Iron ore will continue to decline through 2015 when a surge in supplies from the sea that fueled a worldwide glut is set to speed up, said Goldman Sachs Group Inc.
While growth in inventories will likely be modest in the second half of 2014, the rate of growth in seaborne supplies tops consumption by a ratio of three to one, a report dated today compiled by the bank showed. Goldman retained its outlook for the raw material in steelmaking at an average of $80 per metric ton in 2015 from $106 the current year.
Prices have dropped 29% in 2014 as firms, such as Rio Tinto Group and BHP Billiton Ltd cranked up production, banking on the probability that higher supplies will more than cancel out declining prices. Deutsche Bank AG and Morgan Stanley predict lower prices through 2016. Fortsecue Metals Group Ltd has announced it concluded a $9.2 billion expansion to bolster annual production to 155 million tons.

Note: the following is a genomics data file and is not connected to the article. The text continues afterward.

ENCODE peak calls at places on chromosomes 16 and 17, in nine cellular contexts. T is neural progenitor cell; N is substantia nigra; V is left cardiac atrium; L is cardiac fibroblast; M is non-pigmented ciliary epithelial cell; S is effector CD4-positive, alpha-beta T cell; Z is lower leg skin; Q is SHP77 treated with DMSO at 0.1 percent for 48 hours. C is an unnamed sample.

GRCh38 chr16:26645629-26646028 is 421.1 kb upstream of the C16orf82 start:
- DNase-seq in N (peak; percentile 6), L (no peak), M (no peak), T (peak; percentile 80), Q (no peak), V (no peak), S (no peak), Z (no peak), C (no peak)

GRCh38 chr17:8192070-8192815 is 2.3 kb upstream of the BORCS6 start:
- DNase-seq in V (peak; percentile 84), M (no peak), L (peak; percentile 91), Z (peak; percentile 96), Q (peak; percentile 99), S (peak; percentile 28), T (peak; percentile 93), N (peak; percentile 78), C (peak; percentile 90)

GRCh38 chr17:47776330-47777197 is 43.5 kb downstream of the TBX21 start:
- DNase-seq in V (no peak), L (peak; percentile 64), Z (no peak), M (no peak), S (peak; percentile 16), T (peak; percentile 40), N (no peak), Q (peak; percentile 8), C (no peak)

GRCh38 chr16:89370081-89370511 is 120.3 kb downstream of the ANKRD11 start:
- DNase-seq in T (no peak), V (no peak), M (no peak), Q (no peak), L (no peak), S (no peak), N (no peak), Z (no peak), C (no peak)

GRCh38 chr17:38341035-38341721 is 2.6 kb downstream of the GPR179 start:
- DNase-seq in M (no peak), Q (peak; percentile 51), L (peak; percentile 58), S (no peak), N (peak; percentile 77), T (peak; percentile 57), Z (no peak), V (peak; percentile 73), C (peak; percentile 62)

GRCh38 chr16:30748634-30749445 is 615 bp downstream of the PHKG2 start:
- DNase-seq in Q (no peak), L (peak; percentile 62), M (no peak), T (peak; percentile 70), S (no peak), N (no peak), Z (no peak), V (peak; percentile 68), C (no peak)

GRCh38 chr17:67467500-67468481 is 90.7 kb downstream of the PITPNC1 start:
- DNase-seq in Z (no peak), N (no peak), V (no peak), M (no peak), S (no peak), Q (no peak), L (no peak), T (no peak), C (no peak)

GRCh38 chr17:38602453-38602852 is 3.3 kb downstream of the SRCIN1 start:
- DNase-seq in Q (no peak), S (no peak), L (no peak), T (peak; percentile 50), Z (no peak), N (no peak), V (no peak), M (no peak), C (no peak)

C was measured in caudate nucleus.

“The shift to oversupply started barely six months ago and the adjustment phase is far from over. Seaborne supply is set to accelerate again in 2015 while Chinese steel production growth slows further,” analysts Christian Lelong and Amber Cai are quoted by Bloomberg as saying.
Meanwhile, shipments from BHP and Fortescue are likely to be interrupted if tug boat engineers at Port Hedland, the largest iron ore port in Australia, go ahead with their planned strike for four hours on Aug. 9, 11 and 13.
The impending industrial action comes against the backdrop of a dispute between tug workers and Teekay Shipping at Port Hedland, an operator which oversees 25% of the global seaborne iron ore, mostly destined for markets in China, Japan and South Korea.
“BHP Billiton believes the proposed action by the AIMPE is unlawful given it falls outside the protected action ballot order,” BHP told Reuters.
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